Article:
EGI Notes

Tuesday, November 4, 2014

Does Diversity Cause Autism?

What's going on?


I was always intrigued by Bowery's thoughts on autism.  If I remember correctly, he found some interesting correlations between autism incidence and the presence of certain population groups living together, particularly South Asians and northern groups like Finns.  His theory - again, if my memory fails, I apologize - was, I believe, based on parasites carried by South Asian immigrants to which groups like Finns (being "farther from human origins") were more sensitive to.

There were some productive discussions at Majority Rights on this topic.  I proposed a different mechanism: that certain groups that evolved more in isolation (such as Finns) are more sensitive in the amygdala to exposure to the alien phenotypes of varied racial groups.  Thus, the developing brains of young (mostly male) children were being damaged by being "shocked" through exposure to alien phenotypes.  I conjectured that South Asians were particularly damaging in this regard because their "intermediate" phenotype - dark-skinned but with some Caucasian features but with some facial differences as well - caused more "confusion" to the "race recognition software" of young children than would more extreme, easily distinguished, racial types (e.g., comparing Danes, Chinamen, and Nigerians).

Of course, the "official" explanation for most of the increase is simply "better diagnosis." I'm not sure about that. Should we just give up on the idea of a large, real rate increase?  Some cite "inbreeding" of "high-IQ" people - which I think is just thinly veiled propaganda for miscegenation and dysgenics.  Assortative mating need not necessarily lead to autism.  Then we have the finding, cited in the links in the linked article above, which suggest that autism rates for Black and Hispanic children (mostly male) are rising as well.

Let's assume the last finding is correct.  That would suggest that the problem may be broader than just for susceptible groups like Finns, and may not be simply due to "intermediate" groups like South Asians.  And Blacks and Hispanics are hardly groups one associates with "assortative mating" for intelligence.  American Blacks are admixed and Hispanics are highly admixed, so there goes the "inbreeding" theory as well.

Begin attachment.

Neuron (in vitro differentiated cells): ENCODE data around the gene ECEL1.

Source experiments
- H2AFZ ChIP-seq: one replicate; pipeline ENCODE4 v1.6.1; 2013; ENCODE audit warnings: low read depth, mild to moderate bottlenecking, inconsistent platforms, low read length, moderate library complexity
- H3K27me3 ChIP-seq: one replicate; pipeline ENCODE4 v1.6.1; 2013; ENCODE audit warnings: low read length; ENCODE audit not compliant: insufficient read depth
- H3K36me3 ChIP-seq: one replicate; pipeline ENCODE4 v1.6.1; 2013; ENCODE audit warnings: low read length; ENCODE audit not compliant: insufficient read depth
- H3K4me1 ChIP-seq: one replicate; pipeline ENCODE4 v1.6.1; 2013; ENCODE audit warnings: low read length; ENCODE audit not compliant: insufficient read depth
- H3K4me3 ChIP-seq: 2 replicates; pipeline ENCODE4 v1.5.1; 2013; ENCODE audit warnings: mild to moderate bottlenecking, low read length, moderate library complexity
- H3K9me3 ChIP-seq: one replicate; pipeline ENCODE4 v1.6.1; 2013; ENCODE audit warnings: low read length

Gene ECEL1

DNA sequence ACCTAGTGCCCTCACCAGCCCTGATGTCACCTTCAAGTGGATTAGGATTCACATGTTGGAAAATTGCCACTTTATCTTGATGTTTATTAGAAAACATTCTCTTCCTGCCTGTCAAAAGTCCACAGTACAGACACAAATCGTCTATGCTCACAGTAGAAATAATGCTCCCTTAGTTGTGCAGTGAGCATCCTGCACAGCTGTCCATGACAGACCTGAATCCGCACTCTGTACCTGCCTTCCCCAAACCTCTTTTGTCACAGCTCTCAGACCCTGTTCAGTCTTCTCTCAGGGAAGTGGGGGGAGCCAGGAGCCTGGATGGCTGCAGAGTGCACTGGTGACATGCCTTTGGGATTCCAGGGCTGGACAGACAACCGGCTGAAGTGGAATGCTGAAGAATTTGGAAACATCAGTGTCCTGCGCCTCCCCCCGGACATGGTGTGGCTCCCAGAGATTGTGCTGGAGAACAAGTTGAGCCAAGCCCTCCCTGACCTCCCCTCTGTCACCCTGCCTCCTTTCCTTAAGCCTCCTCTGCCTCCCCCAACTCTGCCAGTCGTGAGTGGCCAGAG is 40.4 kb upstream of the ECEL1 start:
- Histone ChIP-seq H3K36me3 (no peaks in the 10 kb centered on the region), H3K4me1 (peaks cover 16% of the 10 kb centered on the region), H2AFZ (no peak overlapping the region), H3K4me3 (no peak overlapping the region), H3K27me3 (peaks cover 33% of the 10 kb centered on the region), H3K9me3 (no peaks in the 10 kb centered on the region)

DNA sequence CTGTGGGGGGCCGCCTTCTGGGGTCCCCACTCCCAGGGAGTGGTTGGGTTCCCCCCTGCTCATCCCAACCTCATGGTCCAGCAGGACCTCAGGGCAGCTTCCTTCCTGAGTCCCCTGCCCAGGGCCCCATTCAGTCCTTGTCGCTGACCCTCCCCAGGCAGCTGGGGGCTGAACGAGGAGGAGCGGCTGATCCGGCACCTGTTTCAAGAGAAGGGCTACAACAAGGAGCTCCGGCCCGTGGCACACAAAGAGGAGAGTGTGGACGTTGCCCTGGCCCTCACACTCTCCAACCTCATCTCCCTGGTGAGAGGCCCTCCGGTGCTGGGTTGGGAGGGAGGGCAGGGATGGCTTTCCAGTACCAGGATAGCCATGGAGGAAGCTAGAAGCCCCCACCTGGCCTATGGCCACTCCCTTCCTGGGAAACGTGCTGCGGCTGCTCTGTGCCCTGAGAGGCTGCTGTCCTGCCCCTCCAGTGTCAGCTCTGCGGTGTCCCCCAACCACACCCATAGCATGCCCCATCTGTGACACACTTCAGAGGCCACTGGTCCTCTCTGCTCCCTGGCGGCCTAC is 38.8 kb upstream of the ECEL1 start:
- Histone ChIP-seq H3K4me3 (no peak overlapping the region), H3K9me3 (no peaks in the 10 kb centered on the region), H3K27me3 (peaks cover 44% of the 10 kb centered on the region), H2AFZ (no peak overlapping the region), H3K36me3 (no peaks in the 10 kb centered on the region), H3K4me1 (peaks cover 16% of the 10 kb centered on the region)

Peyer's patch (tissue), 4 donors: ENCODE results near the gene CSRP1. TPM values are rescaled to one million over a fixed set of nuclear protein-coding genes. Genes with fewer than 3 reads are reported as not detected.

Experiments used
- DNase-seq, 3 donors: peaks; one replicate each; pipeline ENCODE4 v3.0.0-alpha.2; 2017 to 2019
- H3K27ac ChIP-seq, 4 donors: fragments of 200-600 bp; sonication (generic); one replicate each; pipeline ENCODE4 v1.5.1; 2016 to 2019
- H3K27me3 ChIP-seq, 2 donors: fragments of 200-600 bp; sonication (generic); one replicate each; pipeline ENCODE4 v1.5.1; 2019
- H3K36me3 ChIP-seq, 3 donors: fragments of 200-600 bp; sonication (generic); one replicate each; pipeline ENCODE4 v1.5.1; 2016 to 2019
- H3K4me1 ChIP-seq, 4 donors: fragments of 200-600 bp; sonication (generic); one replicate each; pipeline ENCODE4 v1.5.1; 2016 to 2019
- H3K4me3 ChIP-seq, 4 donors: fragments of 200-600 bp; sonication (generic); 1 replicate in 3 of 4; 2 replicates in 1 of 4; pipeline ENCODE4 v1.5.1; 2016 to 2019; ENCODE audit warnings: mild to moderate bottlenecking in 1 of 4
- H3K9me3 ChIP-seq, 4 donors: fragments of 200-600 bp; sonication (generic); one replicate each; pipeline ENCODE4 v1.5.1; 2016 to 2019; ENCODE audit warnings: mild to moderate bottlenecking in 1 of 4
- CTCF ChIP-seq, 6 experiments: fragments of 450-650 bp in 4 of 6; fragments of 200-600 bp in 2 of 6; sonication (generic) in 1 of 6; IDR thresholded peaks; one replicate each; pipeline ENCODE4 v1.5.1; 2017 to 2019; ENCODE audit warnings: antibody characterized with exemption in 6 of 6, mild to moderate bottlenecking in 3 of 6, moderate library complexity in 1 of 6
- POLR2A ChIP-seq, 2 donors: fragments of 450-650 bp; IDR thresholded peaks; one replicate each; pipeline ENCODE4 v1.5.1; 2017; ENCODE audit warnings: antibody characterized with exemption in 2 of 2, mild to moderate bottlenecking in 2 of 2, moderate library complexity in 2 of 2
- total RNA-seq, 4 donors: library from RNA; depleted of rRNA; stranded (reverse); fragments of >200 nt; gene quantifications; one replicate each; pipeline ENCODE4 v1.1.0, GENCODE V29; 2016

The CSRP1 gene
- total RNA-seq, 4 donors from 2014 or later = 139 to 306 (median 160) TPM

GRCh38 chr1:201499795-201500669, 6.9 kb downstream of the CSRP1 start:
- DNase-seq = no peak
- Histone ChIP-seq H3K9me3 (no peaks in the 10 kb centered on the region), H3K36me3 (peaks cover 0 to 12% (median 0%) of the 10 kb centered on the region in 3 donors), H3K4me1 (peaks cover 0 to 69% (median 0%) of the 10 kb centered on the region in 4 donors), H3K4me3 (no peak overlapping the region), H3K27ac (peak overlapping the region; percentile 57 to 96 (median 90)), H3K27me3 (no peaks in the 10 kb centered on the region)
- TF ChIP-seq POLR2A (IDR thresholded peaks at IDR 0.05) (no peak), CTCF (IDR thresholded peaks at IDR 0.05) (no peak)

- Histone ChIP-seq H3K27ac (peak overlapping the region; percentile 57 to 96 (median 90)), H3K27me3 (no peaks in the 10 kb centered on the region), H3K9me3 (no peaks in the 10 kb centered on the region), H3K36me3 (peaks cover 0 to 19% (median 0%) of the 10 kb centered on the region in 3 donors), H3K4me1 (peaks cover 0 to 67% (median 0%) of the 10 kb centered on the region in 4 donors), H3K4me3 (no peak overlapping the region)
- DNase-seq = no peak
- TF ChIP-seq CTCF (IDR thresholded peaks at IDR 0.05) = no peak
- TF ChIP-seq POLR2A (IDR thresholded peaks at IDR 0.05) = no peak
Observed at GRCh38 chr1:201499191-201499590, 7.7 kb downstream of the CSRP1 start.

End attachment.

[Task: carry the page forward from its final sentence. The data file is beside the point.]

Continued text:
I would suggest then that the autism increase is real, and that it is a general effect of multiculturalism. I suggest that male brains, being more tuned to recognizing and opposing foreign male incursions, are being damaged during development through exposure to so many different racial types. Multiracialism causes autism in my theory, and this holds for all racial groups.  Thus, rates for Blacks and Hispanics are increasing due to "desegregation" and the increased infiltration of these groups into previously White communities (or Hispanics moving into Black areas), as well as the general increase in diversity in urban areas (where many Blacks and Hispanics live) due to Asian immigration, etc.

One would expect to find, for any group, higher rates of autism in areas where there is more diversity, comparing matched populations (i.e., a proper control group not exposed to [as much] diversity).  Has autism in Europe been increasing with immigration?  Is there a generalized correlation between diversity and autism?  Note that the pathogen load theory is also consistent with increased human diversity, although the "brain shock" theory is more general for both direct and indirect forms of diversity (see below).

This theory may be completely wrong and if proven wrong, that's fine.  But it should at least be carefully considered and not immediately dismissed as "racist."  And any analysis of the "brain shock" theory needs to be fair and without political bias.  In addition, it must consider not only direct diversity (direct exposure to various human types) but indirect as well (exposure to diverse human images in television, movies, Internet, books, etc.).  After all, the developing human brain will react to the images regardless of how they are presented, although it is possible (albeit not proven) that repeated direct contact would have the greatest effect.

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